Bond Energy is also known as the average bond enthalpy or simply bond enthalpy. It is a quantity that offers insight into the chemical bond strength. The IUPAC bond energy definition of the word 'bond energy' can be given as "the average value that is obtained from the bond dissociation enthalpies (in the gaseous phase) of the entire chemical bonds of a specific type, which is given in a chemical compound.
Thus, the bond energy of a chemical bond in a given compound is visualized as the average amount of energy that is required to break one such chemical bond.
Note: The bond energy of a chemical bond is always directly proportional to that bond's stability. This signifies that the greater the bond energy of a chemical bond between two atoms, the greater the same chemical bond's stability.
Bond Energy Examples
It is essential to note that a chemical bond's bond energy present in a compound is the average value of the entire individual bond dissociation enthalpies of the chemical bonds. For suppose, the bond energy of the carbon-hydrogen bond in a methane molecule (CH4) is equal to the average bond dissociation energies of every individual carbon-hydrogen bond. We can calculate it as follows:
Where BDE1 indicates the energy needed to break one carbon-hydrogen bond, present in the CH4 molecule,
BDE2 indicates the energy needed to break one carbon-hydrogen bond, present in the CH3 molecule,
BDE3 indicates the energy needed to break one carbon-hydrogen bond, present in the CH2 molecule, and
BDE4 indicates the energy needed to break the only carbon-hydrogen bond present in the CH molecule.
Finally, the term BE(C-H) indicates the carbon-hydrogen bond's bond energy present in the methane molecule.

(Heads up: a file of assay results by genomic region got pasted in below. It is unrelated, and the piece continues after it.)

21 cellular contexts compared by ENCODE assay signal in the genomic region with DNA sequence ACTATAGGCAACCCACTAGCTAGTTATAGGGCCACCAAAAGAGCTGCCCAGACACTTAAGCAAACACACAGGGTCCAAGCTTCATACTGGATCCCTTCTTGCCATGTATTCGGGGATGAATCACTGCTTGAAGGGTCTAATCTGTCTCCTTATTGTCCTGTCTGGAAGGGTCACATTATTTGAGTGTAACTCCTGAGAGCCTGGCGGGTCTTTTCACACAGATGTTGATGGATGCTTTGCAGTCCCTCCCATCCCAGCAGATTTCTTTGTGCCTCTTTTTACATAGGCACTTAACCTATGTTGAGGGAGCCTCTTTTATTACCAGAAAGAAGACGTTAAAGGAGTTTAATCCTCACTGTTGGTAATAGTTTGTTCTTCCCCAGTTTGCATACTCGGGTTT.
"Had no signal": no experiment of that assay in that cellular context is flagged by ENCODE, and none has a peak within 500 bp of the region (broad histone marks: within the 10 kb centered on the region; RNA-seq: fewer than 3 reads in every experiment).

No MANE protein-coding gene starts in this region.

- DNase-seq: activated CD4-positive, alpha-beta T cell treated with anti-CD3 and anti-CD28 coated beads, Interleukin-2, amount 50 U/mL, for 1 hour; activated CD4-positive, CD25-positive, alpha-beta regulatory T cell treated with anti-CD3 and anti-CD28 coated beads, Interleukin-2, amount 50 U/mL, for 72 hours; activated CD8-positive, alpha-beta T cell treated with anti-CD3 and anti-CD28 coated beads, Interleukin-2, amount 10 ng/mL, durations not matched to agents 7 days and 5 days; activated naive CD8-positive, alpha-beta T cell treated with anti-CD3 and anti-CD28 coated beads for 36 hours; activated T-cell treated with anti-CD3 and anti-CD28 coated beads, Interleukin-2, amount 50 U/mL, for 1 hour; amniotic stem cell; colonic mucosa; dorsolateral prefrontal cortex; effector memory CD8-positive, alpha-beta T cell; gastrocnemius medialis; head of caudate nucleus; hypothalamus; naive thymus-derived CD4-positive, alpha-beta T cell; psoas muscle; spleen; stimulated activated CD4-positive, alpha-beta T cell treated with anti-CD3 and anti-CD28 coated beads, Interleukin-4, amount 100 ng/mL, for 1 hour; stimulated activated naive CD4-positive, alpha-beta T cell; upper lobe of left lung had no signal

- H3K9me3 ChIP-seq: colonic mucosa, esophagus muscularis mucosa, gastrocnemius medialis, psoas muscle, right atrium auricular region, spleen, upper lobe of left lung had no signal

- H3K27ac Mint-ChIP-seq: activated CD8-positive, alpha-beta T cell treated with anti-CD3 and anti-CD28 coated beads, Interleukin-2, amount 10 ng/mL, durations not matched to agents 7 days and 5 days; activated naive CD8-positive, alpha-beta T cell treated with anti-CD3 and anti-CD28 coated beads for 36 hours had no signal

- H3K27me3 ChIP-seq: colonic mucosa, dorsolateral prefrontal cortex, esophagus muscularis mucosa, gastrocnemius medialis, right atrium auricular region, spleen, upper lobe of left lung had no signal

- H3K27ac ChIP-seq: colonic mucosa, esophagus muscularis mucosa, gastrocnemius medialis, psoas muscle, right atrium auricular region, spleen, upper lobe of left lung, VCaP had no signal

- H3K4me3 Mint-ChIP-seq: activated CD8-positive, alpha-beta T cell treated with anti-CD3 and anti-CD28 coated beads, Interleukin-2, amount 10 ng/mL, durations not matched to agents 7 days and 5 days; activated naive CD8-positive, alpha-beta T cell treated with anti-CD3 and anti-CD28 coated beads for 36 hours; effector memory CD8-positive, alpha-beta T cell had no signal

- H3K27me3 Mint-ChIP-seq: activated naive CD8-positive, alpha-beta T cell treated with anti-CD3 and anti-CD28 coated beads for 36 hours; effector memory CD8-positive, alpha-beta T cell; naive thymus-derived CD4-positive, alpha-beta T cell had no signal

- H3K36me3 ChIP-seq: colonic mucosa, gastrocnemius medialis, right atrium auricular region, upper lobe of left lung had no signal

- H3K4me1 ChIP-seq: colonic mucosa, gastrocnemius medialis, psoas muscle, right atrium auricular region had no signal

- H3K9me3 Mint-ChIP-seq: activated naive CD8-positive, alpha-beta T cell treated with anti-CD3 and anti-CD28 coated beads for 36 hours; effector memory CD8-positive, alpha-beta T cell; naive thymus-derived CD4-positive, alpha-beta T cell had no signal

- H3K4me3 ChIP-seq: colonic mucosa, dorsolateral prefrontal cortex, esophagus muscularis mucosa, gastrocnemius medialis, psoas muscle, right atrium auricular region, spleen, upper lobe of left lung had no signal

Thus, the bond energy of the carbon-hydrogen bond that exists in the methane molecule can be visualized as a change in enthalpy (in general, it is denoted by ΔH) associated by breaking off one CH4 molecule into four hydrogen atoms and one carbon atom, and totally divided by four (since there are four carbon-hydrogen bonds as a total in the methane molecule).
Comparison Between the Bond Energy & Bond Dissociation Energy
Bond dissociation energy of a chemical bond (at times, abbreviated to BDE) is defined as the enthalpy change associated with breaking the chemical bond via homolytic cleavage. For example, the bond dissociation energy of an A-B molecule is the amount of energy needed to facilitate the bond's homolytic cleavage, which exists between A and B, further resulting in the formation of two free radicals.
It is essential to note that the bond dissociation energy of a chemical bond is completely dependent on the environmental absolute temperature. Thus, the bond dissociation energy is usually calculated under the standard conditions (where the temperature is equal to 298 Kelvin, roughly). On the other side, the bond energy of a chemical bond present in a compound is the average value of the total bond dissociation enthalpies of the same bond in the molecule.
Example of a Bond Energy & Bond Dissociation Energy of the Hydrogen-Oxygen Bond in a Water molecule
The bond dissociation energy of hydrogen-oxygen bond in a water molecule can be given as:
H2O + BDE → OH + H
Therefore, bond dissociation energy of hydrogen-oxygen bond in a water molecule can be given as the energy needed to split it into an H and OH free radical.
On the other side, the bond energy of the hydrogen-oxygen bond in the water molecule can be given as:
Therefore, the hydrogen-oxygen bond's bond energy in the water molecule is given as the amount of energy required to split the total hydrogen-oxygen bonds in the water molecule, divided by two totally.
Factors Affecting Ionic Bond Energy
Many factors affect the ionic bond energy. An important one among them is given below.
Electronegativity of two atoms bonding together affects the ionic bond energy. In general, the farther away from the electronegativity of 2 atoms, the stronger the bond.
As an example, Fluorine has the highest, and Cesium has the lowest. They make the strongest ionic bond (at least a well single bond), assuming the Carbon-Fluorine bond is the strongest polar covalent. And mostly, the ionic bonds are stronger than that of the covalent bonds. When checked at melting points, covalent compounds have low melting points, and the ionic compounds have high melting points.